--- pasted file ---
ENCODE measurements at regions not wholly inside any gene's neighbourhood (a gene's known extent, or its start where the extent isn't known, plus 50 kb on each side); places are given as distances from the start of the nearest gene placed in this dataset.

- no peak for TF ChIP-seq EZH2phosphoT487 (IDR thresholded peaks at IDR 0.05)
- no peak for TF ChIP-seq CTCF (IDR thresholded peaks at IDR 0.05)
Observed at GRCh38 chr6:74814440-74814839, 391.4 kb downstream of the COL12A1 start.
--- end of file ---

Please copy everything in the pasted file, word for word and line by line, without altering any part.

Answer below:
ENCODE measurements at regions not wholly inside any gene's neighbourhood (a gene's known extent, or its start where the extent isn't known, plus 50 kb on each side); places are given as distances from the start of the nearest gene placed in this dataset.

- no peak for TF ChIP-seq EZH2phosphoT487 (IDR thresholded peaks at IDR 0.05)
- no peak for TF ChIP-seq CTCF (IDR thresholded peaks at IDR 0.05)
Observed at GRCh38 chr6:74814440-74814839, 391.4 kb downstream of the COL12A1 start.